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An LNG terminal on Canada’s East Coast. (REPSOL)
An LNG terminal on Canada’s East Coast. (REPSOL)

The high-risk, high-stakes plan to export LNG from B.C. to Asia Add to ...

As British Columbia eyes the lucrative Asian market for liquefied natural gas, industry experts are cautioning that the global race to export LNG will give Japan and China the clout to reduce premium prices for the commodity.

While natural-gas futures in the U.S. market have been trading at around $4 (U.S.) per million British thermal units, Asian customers are currently paying LNG prices that are at least four times higher than typical contracts for natural gas within North America.

“LNG is the biggest and highest-risk piece of the global energy business these days. These are enormous projects and huge bets on the future in an uncertain pricing and supply environment,” said Mikkal Herberg, research director of the energy security program at the Seattle-based National Bureau of Asian Research.

The large price spread between natural gas in Canada and LNG in Asia will be one of the key subjects at the Pacific Energy Summit being held Wednesday and Thursday in Vancouver.

More than 150 delegates from around the world will be at the event co-sponsored by the bureau and the Vancouver-based Asia Pacific Foundation of Canada. This week’s gathering marks the first time that the conference has been held in North America. The first three events were staged in Tokyo, Jakarta and Hanoi.

Mr. Herberg, who will moderate a session on forging energy co-operation between North America and Asia, said in an interview Tuesday that he expects a couple of LNG projects in British Columbia will come to fruition within five to seven years.

LNG Canada, a joint venture led by Royal Dutch Shell PLC, filed a summary of its proposal on Tuesday with federal and B.C. regulators. LNG Canada said in its 39-page filing that it plans to begin construction in 2015, subject to environmental and regulatory approvals. The venture’s first phase is slated for completion in 2019-20, with the project’s lifespan slated to last more than 25 years.

Transporting LNG in tankers from Canada’s West Coast would help meet the thirst in Asia, which is forecast to account for the bulk of increased LNG demand globally over the next two decades. The trouble is that even though Asian customers, led by Japan, are willing to pay $16 to $18 per million British thermal units in 2013, these importers will be seeking to get better deals in the years ahead. Instead of directly linking LNG contracts with crude oil prices, Asian customers will be trying to drive down premiums through new pricing formulas, Mr. Herberg said.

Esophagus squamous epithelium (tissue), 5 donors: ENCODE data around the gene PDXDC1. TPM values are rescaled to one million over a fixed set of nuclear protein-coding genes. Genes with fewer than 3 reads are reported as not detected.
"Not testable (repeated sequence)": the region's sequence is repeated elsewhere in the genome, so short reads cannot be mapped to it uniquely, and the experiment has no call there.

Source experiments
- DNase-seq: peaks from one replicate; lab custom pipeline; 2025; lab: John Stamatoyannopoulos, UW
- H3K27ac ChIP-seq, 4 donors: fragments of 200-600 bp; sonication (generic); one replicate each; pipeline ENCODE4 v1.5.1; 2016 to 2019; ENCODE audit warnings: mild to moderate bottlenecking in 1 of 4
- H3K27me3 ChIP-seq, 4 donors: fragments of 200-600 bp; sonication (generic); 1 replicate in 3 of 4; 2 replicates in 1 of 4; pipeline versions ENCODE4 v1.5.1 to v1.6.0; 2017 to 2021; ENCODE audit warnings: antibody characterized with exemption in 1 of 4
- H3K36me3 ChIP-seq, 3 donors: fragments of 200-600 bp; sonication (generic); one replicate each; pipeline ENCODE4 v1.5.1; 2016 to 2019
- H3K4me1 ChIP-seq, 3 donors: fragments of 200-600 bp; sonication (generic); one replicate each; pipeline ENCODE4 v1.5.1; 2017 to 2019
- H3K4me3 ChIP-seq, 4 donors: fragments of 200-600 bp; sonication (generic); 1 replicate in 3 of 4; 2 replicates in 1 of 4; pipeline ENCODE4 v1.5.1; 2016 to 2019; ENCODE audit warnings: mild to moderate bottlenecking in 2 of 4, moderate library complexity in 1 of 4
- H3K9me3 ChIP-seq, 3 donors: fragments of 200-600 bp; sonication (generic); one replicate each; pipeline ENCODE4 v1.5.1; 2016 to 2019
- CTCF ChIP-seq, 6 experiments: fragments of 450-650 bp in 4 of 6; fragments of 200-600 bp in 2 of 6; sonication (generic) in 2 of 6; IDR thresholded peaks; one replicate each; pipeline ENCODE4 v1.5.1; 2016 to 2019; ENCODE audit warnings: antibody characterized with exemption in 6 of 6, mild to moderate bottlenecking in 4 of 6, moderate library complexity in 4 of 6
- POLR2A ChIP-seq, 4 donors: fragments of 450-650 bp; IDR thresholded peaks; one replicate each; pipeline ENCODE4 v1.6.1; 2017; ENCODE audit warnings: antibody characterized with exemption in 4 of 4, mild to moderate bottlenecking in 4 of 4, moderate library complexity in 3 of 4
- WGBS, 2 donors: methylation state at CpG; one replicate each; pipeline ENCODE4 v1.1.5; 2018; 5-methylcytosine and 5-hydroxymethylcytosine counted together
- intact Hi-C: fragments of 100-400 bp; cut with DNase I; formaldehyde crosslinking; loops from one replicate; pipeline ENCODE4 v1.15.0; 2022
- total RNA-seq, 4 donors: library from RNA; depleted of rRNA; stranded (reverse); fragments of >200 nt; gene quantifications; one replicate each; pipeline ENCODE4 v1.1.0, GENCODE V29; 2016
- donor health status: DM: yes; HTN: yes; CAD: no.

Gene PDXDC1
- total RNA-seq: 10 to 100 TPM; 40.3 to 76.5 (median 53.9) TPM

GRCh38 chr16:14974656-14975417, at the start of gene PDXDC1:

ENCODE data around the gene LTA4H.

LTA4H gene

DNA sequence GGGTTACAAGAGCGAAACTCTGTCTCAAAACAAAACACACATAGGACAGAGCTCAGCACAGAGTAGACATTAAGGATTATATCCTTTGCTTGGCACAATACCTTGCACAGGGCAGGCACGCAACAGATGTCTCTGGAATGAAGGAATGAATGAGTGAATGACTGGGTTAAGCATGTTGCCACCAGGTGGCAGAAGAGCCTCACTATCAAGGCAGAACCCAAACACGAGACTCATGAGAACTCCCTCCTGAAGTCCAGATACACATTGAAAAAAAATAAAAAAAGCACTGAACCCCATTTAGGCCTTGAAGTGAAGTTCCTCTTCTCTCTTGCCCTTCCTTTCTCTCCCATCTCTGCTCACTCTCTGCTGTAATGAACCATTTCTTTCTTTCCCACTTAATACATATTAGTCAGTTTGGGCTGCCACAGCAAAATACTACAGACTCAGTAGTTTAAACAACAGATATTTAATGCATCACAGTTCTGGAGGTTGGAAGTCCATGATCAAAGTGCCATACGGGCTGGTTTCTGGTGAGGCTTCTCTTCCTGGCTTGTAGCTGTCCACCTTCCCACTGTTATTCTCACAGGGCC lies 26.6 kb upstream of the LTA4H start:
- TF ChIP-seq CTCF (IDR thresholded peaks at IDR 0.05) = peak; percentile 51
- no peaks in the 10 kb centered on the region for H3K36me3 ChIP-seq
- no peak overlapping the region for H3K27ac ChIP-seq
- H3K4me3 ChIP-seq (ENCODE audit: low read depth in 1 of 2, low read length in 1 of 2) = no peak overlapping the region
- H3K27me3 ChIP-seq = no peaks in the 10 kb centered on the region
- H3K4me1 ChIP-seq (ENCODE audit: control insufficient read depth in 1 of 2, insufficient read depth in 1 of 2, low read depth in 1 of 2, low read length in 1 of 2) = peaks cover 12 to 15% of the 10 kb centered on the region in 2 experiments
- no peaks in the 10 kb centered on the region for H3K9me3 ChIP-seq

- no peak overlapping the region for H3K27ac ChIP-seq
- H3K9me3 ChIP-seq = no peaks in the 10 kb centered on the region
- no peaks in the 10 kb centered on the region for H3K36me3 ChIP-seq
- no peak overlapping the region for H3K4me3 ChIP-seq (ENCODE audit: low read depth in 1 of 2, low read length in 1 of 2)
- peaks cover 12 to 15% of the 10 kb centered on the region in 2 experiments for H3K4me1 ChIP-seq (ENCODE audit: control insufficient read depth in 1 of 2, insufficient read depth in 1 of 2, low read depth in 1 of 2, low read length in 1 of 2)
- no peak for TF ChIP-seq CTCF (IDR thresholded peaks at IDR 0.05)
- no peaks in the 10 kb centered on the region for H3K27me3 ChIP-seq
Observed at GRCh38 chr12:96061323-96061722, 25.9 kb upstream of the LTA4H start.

Canada is poised to play an important role in providing a new source of LNG for Asia, but suppliers must be prepared for price volatility. “Markets change, and you can end up doing things and spending money on things that five years later look very dumb,” Mr. Herberg said.

As the number of LNG suppliers grows, “sophisticated Asian buyers” will be better positioned to push for more flexible pricing regimes for LNG, but Canadian projects will need to be primarily linked to oil prices to justify capital costs, said Shahriar Fesharaki, principal consultant at Facts Global Energy.

Yuen Pau Woo, president of the Asia Pacific Foundation of Canada, said that while numerous projects have been proposed, there is still a long way to go before even one gets started in B.C. “The opportunity for LNG is massive, and the expectation is something will happen, but it will not happen by default. Don’t get me wrong. I’m a huge supporter of energy trade, but we can’t get complacent,” he said.

The fledgling export market in Canada for LNG will be competing against an array of projects in Russia, Australia, offshore Africa, the U.S. Gulf Coast and Alaska, so ventures planned for British Columbia can’t afford to be late off the mark, experts say.

Ken Koyama, the Tokyo-based chief economist at the Institute of Energy Economics, said Japan, South Korea, China and India are thirsty for LNG. B.C. projects have a geographical advantage in being closer to Asia than prospective LNG suppliers in the U.S. Gulf Coast, he noted.

“Demand for LNG is increasing in Asia. The question is whether the current LNG import prices can be maintained or what the future will hold,” Mr. Koyama said.

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